Bakery sells toilet paper cakes amid coronavirus-caused shortage
Amid the coronavirus pandemic, a bakery in Germany began making toilet paper-inspired desserts.
Let them eat cake — and pay for it.
That’s what one fed-up London-based baker has announced to social media influencers asking for free food during the pandemic, as businesses like hers struggle to bounce back from COVID-related shutdowns and profit losses.
Reshmi Bennett, a professional chef and baker, runs Anges de Sucre in London. The shop, known for its confections like pies, pastries and wedding cakes, posted the snarky snub on her business blog, calling on social media influencers to stop fishing for freebies.
“We get hundreds of requests for cake in exchange of exposure. I would ‘thank you for reaching out’ but I won't, because I'm not thankful for your ‘opportunity’ to work for free. And it's also clogging up my DMs and inbox,” Bennett wrote in the post.
“Life’s too short to work for likes,” the baker wrote.
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The pastry guru goes on to defend her “edible works of art” saying her labor of love is actually expensive to produce. She also says while the exchange may result in free promotion and “likes” on Instagram it seldom translates to actual business and often results in more people asking for free sweets.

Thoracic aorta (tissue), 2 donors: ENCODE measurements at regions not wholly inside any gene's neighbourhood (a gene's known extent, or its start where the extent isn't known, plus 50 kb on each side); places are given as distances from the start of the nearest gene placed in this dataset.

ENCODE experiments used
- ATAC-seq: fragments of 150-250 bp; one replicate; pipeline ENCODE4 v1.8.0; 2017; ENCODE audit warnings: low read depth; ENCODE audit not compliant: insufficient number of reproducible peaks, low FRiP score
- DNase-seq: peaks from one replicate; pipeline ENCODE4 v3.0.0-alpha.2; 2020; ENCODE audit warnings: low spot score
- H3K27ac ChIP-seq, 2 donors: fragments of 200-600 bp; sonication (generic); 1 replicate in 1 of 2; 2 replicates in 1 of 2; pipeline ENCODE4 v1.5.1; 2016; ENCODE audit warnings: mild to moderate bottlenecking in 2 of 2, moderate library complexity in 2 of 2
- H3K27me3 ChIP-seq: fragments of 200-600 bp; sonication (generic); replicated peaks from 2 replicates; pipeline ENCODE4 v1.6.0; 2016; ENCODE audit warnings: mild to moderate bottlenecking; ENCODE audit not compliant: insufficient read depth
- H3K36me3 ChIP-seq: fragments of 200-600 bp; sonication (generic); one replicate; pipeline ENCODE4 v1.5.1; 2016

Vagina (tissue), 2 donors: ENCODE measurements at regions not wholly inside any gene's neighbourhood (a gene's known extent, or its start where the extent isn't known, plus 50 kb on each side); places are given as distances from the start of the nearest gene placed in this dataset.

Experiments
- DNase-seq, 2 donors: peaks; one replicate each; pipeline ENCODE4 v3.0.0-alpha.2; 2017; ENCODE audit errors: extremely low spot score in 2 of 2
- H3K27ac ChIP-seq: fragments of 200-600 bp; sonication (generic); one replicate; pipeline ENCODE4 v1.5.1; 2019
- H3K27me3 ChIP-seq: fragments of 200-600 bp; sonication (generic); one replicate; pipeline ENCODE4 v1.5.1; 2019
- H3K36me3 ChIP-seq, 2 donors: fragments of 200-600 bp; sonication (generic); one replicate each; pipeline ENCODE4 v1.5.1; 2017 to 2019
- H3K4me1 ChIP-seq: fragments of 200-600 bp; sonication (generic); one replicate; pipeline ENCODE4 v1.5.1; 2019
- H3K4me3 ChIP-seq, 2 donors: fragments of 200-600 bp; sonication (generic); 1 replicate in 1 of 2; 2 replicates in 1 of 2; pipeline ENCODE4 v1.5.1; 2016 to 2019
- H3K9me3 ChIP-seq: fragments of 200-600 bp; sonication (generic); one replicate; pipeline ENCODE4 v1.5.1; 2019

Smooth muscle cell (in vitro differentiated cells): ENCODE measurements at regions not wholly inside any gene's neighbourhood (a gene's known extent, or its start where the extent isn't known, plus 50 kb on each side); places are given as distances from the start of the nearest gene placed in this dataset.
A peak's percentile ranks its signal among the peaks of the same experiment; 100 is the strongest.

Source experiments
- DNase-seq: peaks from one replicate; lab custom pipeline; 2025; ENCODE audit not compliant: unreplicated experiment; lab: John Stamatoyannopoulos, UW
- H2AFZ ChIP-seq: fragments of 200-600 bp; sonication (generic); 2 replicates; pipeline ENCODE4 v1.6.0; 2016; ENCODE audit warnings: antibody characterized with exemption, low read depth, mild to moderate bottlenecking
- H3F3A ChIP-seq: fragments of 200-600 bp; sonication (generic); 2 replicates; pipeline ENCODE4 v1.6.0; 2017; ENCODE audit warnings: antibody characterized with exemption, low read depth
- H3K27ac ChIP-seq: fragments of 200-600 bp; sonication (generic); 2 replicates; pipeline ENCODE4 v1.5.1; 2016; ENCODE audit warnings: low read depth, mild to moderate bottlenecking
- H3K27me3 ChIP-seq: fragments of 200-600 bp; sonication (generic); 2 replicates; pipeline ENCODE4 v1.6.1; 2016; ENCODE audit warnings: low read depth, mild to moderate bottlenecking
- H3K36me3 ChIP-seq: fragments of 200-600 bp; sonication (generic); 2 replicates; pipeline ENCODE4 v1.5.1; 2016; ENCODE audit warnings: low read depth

“Your followers literally do not care about who the cake maker is,” Bennett wrote. “The few times I have been swayed into caking for free, I received more requests for free cake. I would rather you paid for the cake and didn't post or tag, than the other way round.”
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And if her blunt blog post didn’t make it clear enough that all customers would be paying ones, Bennett created a flow chart she titled “Influencer's Guide to Free Cake." It sarcastically details how social media users with followings between 10,000 to 100,00 can request free sweets in exchange for promotion. All of the chart's possible pathways lead to answers like “DIY or go without;” “Go to the supermarket,” and “You are a parasite, no cake for you.”
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“Life’s too short to work for likes,” she wrote.
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